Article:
Doctors have blamed schools for childhood obesity, accusing them of installing vending machines and selling off playing fields.
The British Medical Association also urged a ban on TV advertising of junk food before the 9pm watershed. Dr Peter Tiplady, chairman of the BMA's public health committee, called for a joint approach to the problem.
"Schools should allow children to eat healthily and get enough exercise, but many have sold off their playing fields, installed junk-food vending machines and failed to provide healthy school meals," he said.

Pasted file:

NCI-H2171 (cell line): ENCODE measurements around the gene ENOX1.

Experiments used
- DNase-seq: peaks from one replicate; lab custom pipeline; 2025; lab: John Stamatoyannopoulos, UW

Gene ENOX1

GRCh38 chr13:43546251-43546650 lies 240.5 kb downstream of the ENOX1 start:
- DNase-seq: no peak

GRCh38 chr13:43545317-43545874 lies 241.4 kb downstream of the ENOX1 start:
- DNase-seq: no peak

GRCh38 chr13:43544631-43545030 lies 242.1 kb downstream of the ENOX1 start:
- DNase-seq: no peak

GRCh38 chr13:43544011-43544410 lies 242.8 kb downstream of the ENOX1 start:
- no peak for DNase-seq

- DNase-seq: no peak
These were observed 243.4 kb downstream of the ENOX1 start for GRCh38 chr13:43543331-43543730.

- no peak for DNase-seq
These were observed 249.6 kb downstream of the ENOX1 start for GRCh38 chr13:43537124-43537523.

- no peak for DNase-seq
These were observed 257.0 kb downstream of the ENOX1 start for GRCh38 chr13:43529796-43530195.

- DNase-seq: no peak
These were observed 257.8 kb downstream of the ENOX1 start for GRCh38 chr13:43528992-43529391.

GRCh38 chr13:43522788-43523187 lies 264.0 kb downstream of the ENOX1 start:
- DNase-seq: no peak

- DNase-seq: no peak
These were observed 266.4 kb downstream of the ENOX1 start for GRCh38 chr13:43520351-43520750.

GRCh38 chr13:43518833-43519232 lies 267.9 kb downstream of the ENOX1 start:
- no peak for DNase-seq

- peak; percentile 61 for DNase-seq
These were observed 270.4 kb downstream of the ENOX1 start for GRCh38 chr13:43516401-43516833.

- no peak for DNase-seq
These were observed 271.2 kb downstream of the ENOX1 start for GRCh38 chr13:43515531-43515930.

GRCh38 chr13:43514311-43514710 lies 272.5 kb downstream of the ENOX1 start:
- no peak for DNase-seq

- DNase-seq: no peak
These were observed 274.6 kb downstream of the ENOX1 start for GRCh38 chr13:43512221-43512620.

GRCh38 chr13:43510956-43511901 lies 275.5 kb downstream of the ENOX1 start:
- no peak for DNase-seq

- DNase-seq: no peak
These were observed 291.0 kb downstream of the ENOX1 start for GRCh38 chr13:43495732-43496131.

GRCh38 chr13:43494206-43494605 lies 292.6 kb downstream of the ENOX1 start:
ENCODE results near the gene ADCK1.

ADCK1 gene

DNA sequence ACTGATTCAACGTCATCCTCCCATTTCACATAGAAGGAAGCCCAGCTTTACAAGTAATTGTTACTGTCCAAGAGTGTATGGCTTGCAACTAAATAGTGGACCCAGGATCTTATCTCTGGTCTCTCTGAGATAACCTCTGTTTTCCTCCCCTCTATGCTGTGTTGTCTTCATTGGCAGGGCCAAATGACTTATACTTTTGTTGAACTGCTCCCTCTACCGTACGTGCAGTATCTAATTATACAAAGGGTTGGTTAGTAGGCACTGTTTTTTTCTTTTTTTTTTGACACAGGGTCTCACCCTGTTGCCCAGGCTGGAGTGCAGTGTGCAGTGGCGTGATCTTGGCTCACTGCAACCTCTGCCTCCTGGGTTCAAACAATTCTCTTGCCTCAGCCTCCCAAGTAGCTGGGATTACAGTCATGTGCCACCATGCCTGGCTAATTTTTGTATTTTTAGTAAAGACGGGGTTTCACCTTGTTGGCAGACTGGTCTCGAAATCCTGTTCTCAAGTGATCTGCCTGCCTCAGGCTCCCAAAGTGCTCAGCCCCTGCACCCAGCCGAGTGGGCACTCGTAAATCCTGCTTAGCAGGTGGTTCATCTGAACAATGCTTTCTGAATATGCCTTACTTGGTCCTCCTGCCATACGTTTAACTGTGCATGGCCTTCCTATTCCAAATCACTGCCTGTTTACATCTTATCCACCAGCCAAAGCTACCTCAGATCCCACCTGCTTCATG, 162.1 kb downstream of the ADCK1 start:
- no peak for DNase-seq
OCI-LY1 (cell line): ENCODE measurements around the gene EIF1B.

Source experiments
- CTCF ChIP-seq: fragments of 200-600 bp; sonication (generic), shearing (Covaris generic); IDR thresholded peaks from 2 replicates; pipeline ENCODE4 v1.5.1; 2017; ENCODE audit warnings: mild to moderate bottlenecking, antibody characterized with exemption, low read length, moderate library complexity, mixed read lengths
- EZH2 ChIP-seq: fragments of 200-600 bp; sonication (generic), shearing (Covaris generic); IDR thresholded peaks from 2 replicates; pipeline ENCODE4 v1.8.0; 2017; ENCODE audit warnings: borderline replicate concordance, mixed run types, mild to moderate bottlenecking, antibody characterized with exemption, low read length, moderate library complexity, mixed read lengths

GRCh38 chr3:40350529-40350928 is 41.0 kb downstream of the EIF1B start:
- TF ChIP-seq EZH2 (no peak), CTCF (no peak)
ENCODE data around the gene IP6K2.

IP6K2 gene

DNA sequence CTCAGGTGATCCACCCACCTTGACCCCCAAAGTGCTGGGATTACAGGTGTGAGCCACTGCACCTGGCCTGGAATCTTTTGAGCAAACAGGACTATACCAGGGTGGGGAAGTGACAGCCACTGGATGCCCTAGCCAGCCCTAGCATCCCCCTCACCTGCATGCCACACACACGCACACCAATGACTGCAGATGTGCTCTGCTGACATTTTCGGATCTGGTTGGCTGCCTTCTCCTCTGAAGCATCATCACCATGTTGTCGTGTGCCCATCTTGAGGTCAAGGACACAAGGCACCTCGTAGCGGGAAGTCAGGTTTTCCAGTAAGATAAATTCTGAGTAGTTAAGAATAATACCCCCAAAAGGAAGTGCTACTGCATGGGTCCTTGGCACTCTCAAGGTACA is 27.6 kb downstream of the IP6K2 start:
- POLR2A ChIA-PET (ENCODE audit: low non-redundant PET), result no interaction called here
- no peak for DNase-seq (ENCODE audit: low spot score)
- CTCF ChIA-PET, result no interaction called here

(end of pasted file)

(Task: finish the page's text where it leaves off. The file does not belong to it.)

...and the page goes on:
Dr Steve Watkins, deputy chairman of the same committee, added that it was "utterly and fundamentally wrong" for the food industry to encourage people to harm themselves for commercial purposes.
He said targeting children with high-fat, salt-laden and sugary foods was "utterly despicable". "It is important that we confine the advertisement of most processed foods to a time when they will not be promoted directly to children," Dr Watkins said.
The Commons health select committee has recommended voluntary action by advertisers to reduce the amount of unhealthy food targeted at youngsters.